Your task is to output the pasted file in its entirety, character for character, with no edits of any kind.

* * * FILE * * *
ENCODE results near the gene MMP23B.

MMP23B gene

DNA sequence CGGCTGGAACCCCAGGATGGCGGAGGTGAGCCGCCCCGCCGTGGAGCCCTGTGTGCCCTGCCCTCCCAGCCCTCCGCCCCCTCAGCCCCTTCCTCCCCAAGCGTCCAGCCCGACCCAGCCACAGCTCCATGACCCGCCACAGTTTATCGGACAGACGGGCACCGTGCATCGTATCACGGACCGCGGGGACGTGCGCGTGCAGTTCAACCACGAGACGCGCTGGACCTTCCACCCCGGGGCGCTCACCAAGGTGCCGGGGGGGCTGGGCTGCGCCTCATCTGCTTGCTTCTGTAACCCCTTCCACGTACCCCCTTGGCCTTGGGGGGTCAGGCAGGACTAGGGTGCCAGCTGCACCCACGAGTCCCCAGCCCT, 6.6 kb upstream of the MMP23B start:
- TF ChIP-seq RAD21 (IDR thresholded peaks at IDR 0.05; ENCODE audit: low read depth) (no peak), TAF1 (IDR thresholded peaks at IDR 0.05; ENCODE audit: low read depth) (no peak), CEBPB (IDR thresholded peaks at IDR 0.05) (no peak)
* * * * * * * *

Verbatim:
ENCODE results near the gene MMP23B.

MMP23B gene

DNA sequence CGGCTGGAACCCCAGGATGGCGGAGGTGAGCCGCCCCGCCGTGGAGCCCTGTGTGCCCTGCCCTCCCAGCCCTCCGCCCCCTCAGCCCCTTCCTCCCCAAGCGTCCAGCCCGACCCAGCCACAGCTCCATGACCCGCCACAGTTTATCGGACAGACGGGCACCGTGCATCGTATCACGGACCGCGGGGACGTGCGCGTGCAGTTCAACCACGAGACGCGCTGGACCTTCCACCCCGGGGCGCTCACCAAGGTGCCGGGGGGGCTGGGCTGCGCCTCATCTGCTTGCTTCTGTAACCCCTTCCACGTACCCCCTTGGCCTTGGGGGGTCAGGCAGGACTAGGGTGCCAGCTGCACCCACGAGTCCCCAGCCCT, 6.6 kb upstream of the MMP23B start:
- TF ChIP-seq RAD21 (IDR thresholded peaks at IDR 0.05; ENCODE audit: low read depth) (no peak), TAF1 (IDR thresholded peaks at IDR 0.05; ENCODE audit: low read depth) (no peak), CEBPB (IDR thresholded peaks at IDR 0.05) (no peak)